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Ukraine President Pleads For Help from U.S.

Ukraine President Pleads For Help from U.S.

U.S. releases evidence of direct Russian military involvement in eastern Ukraine

Ten days after Malaysian Airlines Flight 17 was shot from the skies over Ukraine, the situation on the ground in Ukraine has gotten worse.

U.S. officials released satellite images today showing proof that Russian forces have been shelling eastern Ukraine from the Russian side of the border.

The U.S. Office of the Director of National Intelligence, which released the civilian-taken satellite images Sunday, said they show visual evidence that Russia has been firing shells across the border at Ukrainian military forces. Officials also said the images show that Russia-backed separatists have used heavy artillery, provided by Russia, in attacks on Ukrainian forces from inside Ukraine.

Russia has long denied it is actively participating in the shooting war between pro-Moscow separatists and the elected Ukrainian government. Since the downing of the Malaysian jet, the United States has been upping the ante and focusing on evidence showing direct Russian involvement.

Meanwhile, intense ground fighting near the Malaysian plane’s crash scene has halted Dutch investigators in their efforts to gather evidence. The battle just outside the key city of Donetsk is seen by many as a key turning point depending on who is able to command the city.

Government troops were engaged in a pitched battle with rebels on Saturday just outside the separatist bastion of Donetsk and plan to advance next into the city that has been at the heart of the pro-Russian insurgency.

If the army succeeds in retaking Horlivka, a city of almost 300,000 people where fighting was fierce Saturday, they will be within a few miles of Donetsk. Rebels have held sway there since the spring, ruling what they call the Donetsk People’s Republic. Cars created roadblocks out of town Saturday, and the railway station was packed with people desperate to board the next train out.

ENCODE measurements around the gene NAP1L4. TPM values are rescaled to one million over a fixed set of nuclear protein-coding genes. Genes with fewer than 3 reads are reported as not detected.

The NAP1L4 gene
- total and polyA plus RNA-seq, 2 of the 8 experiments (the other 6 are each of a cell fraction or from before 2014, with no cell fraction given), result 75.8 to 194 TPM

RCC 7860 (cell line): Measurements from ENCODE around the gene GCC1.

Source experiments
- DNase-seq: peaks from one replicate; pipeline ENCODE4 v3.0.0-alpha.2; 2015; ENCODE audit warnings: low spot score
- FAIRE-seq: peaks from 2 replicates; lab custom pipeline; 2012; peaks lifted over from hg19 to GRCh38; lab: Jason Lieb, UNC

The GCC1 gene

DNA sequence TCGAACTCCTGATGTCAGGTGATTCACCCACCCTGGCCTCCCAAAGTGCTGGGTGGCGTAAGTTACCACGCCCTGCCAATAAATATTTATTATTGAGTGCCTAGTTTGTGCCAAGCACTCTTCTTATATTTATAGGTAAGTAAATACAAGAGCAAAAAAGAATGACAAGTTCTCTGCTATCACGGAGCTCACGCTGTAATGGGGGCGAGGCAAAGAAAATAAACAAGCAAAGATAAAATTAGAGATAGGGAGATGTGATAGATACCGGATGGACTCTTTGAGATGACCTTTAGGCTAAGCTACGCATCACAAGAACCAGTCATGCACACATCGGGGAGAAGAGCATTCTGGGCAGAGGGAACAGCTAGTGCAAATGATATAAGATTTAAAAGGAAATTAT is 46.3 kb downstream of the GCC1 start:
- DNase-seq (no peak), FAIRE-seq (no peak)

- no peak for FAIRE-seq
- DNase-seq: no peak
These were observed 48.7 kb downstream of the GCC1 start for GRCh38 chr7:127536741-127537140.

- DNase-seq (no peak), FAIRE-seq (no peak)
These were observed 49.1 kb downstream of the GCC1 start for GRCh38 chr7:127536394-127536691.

The military already has ousted rebels from 10 surrounding villages and towns over the past week and blocked roads into and out of Donetsk to prevent supplies from entering the city, according to Andriy Lysenko, a spokesman for the Ukrainian Security and Defense Council.

“The next one will be Donetsk,” Lysenko said, making a bold prediction: “The city will be liberated.”

Ukraine’s President Petro Poroshenko took to the pages of the Washington Post this morning to plead for United States and Western help in halting the Russian-backed separatists violence in his country.

Half a year ago, I was not even considering becoming president of Ukraine. But like a great many Ukrainians at the time, I was disturbed that then-president Viktor Yanukovych constrained Ukraine’s future by rejecting an association agreement with the European Union, choosing a customs union with Moscow instead. Like so many of my countrymen, I believed that for Ukraine to become a modern and successful country, it needed to expand its ties with the West and end widespread corruption and abuses of power. Then, the authorities unleashed a murderous assault on demonstrators in Kiev, and Yanukovych and his partners fled to Russia, leading to Moscow’s decision to annex Crimea and support the violent separatists operating in eastern Ukraine.

Russia’s behavior has only worsened since I took office in June. Over the past several weeks, Ukraine has resisted Russian aggression and continues the fight against the Moscow-backed separatists. Russia has tested us with its transfer of cash, weapons and other equipment to the separatists and its vast anti-Western, anti-Kiev propaganda campaign, but we will not yield to its interference in Ukraine’s sovereignty or to the violence perpetuated by terrorists.

In light of the downing of Malaysia Airlines Flight 17 over Ukraine, Poroshenko is asking the West to significantly step up the pressure on Putin’s Russia.

[T]he West should begin thinking about a larger response to what has happened. As always, the United States should take the lead. Working together with the European Union, Washington can shape a worldwide coalition of nations in support of Ukraine to ensure that these terrorists are not able to strike again.

It is important that the United States has instituted stronger sanctions in response to Russia’s aggression in my country. However, in light of this tragedy, the United States should consider imposing even tougher and wider-reaching sectoral sanctions on Moscow. And Europe needs to follow the lead of the United States and impose sectoral sanctions of its own.